When fake becomes better – final project reflection

by Carol Scott

We value truth and authenticity in the stories we hear and in the stories that are told about us. We celebrate an ever more connected world, and point to the millions of people participating in online social networks worldwide as proof of our innate desire for community. But it isn’t real. The “friends” I have on Facebook are not the flesh and blood people I talk to, have meals with, confide in. Scrolling through my newsfeed is like reading a never-ending Christmas letter from that cousin with the perfect family. I see pictures of fabulous vacations, adorable pets, and joyous gatherings. I read a


 stream of witty comments and assume they flowed from the keyboard in an unedited series of clicks. I’m left feeling slightly boring and unenthusiastic. So, after much agonizing over how it will be received and by whom, I post a status update and check compulsively to see if and how often it is “liked.” It’s exhausting and unsatisfying. And yet, I am compelled to keep going back. Similarly to parallel play by babies who don’t know how to interact yet – I build my tower of status updates over here and you build your tower over there. It’s all performance and voyeurism, not communication, and most certainly not community.

Why, then, the insistence on the label? Is feeling part of a communal whole so important that we will fight to keep up appearances? Are we really members of the communities we claim? What does that mean? Does getting on a mailing list make one a member of a community? Is it when you go to a meeting? What if you don’t volunteer for anything? Are we, by virtue of our identities, members of certain communities, or does membership require interaction?  And what does this mean for life writing? Do we tell our stories differently online than we do in person or on paper? These are the questions I’m considering for my final paper.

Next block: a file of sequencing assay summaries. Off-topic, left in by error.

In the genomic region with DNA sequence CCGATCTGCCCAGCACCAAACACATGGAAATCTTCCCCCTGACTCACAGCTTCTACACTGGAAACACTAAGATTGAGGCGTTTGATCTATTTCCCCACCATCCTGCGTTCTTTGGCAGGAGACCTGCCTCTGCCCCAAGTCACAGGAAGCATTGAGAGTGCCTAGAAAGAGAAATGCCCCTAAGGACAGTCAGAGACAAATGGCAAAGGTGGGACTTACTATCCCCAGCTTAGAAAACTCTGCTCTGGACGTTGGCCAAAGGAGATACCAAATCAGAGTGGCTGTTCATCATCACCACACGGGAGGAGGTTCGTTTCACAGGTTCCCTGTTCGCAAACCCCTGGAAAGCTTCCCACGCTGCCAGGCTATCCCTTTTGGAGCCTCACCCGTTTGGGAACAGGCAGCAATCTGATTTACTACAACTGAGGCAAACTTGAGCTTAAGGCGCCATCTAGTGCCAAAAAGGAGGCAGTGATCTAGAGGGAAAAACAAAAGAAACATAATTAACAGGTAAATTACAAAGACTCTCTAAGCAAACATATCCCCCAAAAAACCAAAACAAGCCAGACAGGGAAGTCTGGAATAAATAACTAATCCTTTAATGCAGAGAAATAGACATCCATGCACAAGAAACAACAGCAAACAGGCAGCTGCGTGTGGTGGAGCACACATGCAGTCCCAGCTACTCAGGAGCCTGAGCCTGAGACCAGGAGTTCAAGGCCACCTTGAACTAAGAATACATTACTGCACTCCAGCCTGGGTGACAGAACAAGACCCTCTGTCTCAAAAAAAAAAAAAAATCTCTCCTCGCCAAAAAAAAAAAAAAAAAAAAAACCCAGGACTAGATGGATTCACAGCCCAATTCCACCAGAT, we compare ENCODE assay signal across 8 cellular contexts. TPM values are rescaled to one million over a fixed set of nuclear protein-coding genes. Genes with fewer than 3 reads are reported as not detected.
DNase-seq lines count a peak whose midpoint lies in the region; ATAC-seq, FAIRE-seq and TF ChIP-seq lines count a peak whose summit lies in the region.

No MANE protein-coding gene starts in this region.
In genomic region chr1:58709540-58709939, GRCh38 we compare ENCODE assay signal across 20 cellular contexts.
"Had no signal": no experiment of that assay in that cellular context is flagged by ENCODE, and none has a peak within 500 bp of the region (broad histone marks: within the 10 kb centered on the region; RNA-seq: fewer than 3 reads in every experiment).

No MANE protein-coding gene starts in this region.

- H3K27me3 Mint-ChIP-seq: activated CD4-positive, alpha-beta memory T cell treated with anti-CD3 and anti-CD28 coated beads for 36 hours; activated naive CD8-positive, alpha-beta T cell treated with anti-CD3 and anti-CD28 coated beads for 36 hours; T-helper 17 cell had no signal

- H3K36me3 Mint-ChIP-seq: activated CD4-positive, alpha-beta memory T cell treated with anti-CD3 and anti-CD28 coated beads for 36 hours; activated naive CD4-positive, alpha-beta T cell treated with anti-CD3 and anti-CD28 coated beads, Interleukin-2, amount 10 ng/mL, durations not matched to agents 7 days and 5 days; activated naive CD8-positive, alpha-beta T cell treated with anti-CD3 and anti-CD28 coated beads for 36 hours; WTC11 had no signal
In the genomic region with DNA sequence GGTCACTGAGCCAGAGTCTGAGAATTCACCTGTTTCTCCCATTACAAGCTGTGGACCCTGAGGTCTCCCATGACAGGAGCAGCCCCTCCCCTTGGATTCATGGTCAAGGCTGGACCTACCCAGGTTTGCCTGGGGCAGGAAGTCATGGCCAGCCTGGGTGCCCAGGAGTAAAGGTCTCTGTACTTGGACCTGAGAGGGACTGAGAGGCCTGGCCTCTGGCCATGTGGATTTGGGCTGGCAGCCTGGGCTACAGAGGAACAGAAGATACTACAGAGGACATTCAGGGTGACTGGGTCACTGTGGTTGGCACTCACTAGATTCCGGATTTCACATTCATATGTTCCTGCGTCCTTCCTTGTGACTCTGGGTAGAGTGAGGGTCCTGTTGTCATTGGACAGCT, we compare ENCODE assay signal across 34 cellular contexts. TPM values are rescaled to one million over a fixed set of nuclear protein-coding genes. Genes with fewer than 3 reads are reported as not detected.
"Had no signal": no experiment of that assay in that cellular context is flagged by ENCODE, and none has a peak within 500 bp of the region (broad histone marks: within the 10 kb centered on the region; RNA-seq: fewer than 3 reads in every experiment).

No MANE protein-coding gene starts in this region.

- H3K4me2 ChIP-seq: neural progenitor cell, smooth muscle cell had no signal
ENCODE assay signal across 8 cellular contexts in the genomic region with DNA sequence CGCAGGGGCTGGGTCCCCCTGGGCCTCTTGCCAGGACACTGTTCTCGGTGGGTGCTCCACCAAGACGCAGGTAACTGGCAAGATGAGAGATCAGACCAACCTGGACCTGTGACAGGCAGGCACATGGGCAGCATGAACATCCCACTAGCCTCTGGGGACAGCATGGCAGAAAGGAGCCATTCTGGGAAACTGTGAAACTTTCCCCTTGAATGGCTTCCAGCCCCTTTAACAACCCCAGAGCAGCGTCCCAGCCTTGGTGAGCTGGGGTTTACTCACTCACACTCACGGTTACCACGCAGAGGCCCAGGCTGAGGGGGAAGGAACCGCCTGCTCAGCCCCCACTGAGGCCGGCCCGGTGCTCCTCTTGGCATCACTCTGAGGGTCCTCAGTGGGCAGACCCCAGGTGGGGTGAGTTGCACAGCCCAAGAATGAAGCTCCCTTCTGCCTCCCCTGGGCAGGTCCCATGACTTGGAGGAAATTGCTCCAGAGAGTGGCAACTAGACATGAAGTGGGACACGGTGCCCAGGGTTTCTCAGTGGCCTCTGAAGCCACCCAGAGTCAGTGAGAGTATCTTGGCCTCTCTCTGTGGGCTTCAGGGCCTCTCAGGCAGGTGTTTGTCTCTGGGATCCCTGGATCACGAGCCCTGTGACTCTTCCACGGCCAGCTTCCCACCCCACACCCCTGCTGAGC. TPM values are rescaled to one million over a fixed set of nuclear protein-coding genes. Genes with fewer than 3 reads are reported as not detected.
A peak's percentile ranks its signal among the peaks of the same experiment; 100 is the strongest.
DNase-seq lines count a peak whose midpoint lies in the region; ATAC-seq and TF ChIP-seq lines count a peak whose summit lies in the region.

I’m reading Alone Together,  Why We Expect More from Technology and Less from Each Other by Sherry Turkle, Professor of the Social Studies of Science and Technology at MIT as background material, and what I’m coming to believe is that our embrace of the digital as real is a frightening departure from human interaction that has grown apace with technology’s ability to provide us with a digital escape. In her discussion of robotics, Sherry Turkle writes that even the most primitive 1980’s Tamagochi was able to lead children to think of it as a creature in pain rather than a broken toy “…not because of [the toys’] sophistication but because of the feelings of attachment they invoke.” (44)

 As a parent I was frequently warned that loss of creativity goes hand in hand with a decrease in imaginative play, but I wonder now if the problem is not even more corrosive to our human relationships. Turkle is primarily interested in the Robotic Moment and our human readiness to replace human interaction with time spent with companion robots. I believe that diminished value given to the authentic, the living, prepares us for online deception, which impacts the stories we tell online about ourselves and others and the way we tell them.

 Additionally, Turkle’s study of children’s interaction with robotic toys and pets shows that the children incorporate the robots into their family narrative, identifying the My Real Baby toy as a sibling,irbot-asbro-my-real-babyand experiencing anxiety and rivalries similar to real life families. Is it too big a leap to envision a time when biographies and autobiographies include “relationships” with robots as a matter of course, and to see “Facebook friends” as a step along the way?